New here - intro & question

llouJuly 5, 2009

I've been reading previous posts and think this is sure the place to get some good words of wisdom.

Trying to be brief, I have a 91 yr old dad living in assisted living directly across the street from me (incredibly convenient) and an 88 yr old MIL living about 12 miles away.

Todays question, and as time goes one, there may be more, is about MIL. She is currently living alone, and still driving. She was widowed about 7 years ago. No friends, no life, no hobbies, no social outlet except hubby & I. Older son calls, but rarely visits. She is doing OK, she gets meals, takes care of herself, etc. but in the last 6 months we've really noticed a big step down in memory & comprehension. She repeats the same thing over and over within a 10 minute conversation, then when you see her later, she goes over it again. New concepts are getting harder for her. She lately has a lot of trouble differentiating between her debit and credit card. She was fine with them till they sent her new ones in the mail. I can't tell you how many times we've gone over this.

I guess the questions are:

1. Do you correct her when she repeats or just keep saying OK. I'm not sure when to interfere. She asked me to go with her to a doctor's appt in 2 days. I was with her just last month with the same complaints, but she forgets. I tell her nothing is different, remind her of the last appt. but it just doesn't get through. I'm a little embarassed to be back for the same thing.

2. Although she is doing fine now, we wonder if she will get confused one of these days and not remember how to get back from the store. (We have secretly followed her when she is driving, and suprisingly she did great and her license was just renewed last fall) Do we step in to take a license away when there is currently no problem but you can't help anticipating that one will rear it's ugly head. We may have no legal way to do that.

Many of you are dealing with so much more than this, but I'm sure have been in this situation before. Thanks

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Hi- My mom is almost 89. She also repeats things within 2 min. of having asked. This goes on all day long with all kinds of things. We do tell her she's already asked and I will actually say, "You tell me the answer to the question you're asking. Think about it for a bit because you just asked that question 2 min. ago." Sometimes she's able to remember, other times, not. But, I figure I'm getting her to use her mind a bit by doing this. Otherwise, you can go crazy and truly, with my mom, I think there are things she can remember if she uses her brain and thinks. Most of the time, she thinks I'm my fathers niece. She confuses me with her and will call me by her name. Tells me she remembers where and when I was born. I stop her and say, "Mom, I'm not so and so.... I am your daughter and you are visiting me at my house. So and so lives in Arizona." She will quickly correct herself and say, "I don't know why she's on my mind." She can cover her mistakes quickly and sometimes she truly realizes that I'm not who she thinks I am. Anyway, we do correct her. I am sure the time will come when correcting her will be useless.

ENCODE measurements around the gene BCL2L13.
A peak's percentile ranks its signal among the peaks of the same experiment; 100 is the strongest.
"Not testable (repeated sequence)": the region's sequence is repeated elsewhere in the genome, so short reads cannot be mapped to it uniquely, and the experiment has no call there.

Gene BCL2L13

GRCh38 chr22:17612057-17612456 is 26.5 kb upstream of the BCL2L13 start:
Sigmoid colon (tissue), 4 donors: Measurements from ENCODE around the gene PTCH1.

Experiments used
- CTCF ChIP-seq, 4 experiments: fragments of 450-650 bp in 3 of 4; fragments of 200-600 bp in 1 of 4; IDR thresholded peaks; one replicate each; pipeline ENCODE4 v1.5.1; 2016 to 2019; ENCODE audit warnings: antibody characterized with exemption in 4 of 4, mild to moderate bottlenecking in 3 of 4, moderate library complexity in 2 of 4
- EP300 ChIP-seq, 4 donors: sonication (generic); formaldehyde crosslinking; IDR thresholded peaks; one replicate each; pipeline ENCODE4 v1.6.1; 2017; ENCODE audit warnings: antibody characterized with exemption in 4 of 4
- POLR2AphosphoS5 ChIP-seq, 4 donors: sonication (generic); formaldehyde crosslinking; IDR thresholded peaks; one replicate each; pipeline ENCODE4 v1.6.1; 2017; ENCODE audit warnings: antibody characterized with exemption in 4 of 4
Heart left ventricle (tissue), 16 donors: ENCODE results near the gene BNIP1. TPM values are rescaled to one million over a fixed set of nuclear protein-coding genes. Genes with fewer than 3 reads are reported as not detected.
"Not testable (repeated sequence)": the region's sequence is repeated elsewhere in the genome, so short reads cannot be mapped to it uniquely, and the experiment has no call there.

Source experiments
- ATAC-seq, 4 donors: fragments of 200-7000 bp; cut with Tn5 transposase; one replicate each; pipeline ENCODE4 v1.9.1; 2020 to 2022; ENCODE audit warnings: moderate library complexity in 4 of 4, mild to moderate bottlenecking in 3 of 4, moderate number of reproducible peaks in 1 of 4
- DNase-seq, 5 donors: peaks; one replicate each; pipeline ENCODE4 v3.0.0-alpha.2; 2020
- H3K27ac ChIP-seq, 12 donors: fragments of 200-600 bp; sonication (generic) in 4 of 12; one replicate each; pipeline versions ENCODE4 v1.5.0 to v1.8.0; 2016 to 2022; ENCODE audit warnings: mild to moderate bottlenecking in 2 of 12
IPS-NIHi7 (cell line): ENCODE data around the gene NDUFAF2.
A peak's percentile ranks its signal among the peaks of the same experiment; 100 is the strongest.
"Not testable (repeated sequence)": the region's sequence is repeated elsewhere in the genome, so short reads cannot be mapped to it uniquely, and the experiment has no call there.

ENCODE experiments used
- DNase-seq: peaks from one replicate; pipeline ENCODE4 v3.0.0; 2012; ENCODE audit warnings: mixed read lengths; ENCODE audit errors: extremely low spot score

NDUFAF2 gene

As for the driving, mom has never really driven. I'd be afraid for your MIL only because I'd be afraid of her forgetting where she's going, or the rules of the road... or even her faculties failing and drive into a group of people, house, store, etc... I worked as a Physical Therapist Asst. yrs. ago. We had an elderly patient who would come in for PT and we knew she shouldn't be driving. She could barely hold her head up unless she 'propped' it between her shoulders (quite a feat). Her mind was failing quickly. All of us in the office talked and decided to notify the authorities. She was called in and given a road test. She failed. Her license was revoked and a friend would bring her for her therapy and help with groceries and stuff. We truly thought it was the best thing for her and others on the road. We kept picturing her driving into the Physical Therapy bldg. one day! She would hit the curb many times as she turned in to park and it was very frightening since the Handicapped Parking was right in front of our doors. You are the best one to decide this. You will know when it's time to do something about her driving.

    Bookmark   July 6, 2009 at 10:56AM
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Dementia can be difficult to understand if you've not been close to it before. Hard to evaluate its depth or its practical consequences because of its seemingly infinite number of levels and because its manifestations seem to come and go. And most of the time they look just fine.